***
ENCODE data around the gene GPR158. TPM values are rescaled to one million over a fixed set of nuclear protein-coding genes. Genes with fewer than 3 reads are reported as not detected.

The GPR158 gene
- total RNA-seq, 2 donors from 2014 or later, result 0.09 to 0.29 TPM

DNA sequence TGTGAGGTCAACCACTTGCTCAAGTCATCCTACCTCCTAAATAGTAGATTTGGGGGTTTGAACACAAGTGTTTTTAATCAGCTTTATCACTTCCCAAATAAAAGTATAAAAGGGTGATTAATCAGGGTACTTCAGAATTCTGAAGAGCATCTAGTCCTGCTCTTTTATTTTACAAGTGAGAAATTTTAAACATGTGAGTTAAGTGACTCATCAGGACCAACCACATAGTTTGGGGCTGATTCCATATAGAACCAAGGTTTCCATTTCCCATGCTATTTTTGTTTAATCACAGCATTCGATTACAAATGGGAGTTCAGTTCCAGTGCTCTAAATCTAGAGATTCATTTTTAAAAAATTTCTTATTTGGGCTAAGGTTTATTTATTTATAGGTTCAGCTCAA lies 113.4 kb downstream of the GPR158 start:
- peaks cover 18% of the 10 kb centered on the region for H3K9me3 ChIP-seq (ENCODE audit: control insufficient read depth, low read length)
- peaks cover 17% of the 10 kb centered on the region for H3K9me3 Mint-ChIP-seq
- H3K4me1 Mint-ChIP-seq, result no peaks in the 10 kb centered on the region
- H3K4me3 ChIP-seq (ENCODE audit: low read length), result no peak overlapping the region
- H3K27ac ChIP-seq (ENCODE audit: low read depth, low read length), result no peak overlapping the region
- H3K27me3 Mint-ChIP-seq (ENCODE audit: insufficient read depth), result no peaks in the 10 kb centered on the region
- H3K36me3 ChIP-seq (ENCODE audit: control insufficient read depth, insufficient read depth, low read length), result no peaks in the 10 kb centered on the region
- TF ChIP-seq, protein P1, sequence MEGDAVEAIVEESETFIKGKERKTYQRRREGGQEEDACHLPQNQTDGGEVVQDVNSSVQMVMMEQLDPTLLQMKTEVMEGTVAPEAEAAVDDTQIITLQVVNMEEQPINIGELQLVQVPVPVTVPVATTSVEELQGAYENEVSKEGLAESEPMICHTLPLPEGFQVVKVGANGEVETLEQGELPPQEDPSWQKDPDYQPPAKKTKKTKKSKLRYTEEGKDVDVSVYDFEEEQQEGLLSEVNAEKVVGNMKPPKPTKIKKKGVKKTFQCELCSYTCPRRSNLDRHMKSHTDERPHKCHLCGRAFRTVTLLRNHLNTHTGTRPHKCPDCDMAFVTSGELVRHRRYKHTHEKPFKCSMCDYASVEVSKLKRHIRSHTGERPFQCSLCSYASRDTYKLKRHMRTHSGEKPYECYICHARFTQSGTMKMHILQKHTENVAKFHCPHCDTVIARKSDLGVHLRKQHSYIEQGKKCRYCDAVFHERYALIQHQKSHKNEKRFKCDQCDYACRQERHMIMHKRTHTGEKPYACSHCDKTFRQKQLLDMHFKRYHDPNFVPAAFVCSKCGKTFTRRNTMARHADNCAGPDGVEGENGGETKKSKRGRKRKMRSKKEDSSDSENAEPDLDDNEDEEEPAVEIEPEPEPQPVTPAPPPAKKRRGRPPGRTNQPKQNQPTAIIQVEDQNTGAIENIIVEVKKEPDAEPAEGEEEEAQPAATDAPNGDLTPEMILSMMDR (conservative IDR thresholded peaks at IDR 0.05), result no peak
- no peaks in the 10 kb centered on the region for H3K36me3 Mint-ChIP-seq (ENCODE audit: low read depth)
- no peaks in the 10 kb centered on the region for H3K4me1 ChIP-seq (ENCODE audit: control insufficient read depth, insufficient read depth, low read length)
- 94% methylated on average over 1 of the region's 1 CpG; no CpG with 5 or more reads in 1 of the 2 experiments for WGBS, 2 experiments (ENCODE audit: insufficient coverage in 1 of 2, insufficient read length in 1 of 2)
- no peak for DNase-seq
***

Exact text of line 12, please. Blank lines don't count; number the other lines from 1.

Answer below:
- TF ChIP-seq, protein P1, sequence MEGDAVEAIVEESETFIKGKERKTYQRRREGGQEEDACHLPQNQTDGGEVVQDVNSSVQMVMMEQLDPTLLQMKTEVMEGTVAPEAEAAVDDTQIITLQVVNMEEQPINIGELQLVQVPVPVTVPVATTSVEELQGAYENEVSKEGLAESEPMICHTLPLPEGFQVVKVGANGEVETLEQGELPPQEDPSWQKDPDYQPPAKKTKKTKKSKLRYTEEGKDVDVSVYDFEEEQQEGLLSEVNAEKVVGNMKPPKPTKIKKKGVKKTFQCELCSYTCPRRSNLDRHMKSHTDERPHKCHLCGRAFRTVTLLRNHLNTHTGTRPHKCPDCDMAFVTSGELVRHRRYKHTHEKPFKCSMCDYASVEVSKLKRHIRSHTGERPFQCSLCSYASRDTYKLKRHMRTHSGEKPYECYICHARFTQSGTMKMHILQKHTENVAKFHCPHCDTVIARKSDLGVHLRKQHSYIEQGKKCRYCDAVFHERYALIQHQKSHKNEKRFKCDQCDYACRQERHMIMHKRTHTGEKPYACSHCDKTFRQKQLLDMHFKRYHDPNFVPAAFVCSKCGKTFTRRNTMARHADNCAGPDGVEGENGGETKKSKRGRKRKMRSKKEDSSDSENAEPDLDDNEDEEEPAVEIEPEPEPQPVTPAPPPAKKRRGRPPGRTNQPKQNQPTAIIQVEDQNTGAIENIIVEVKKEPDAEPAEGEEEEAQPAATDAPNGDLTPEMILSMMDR (conservative IDR thresholded peaks at IDR 0.05), result no peak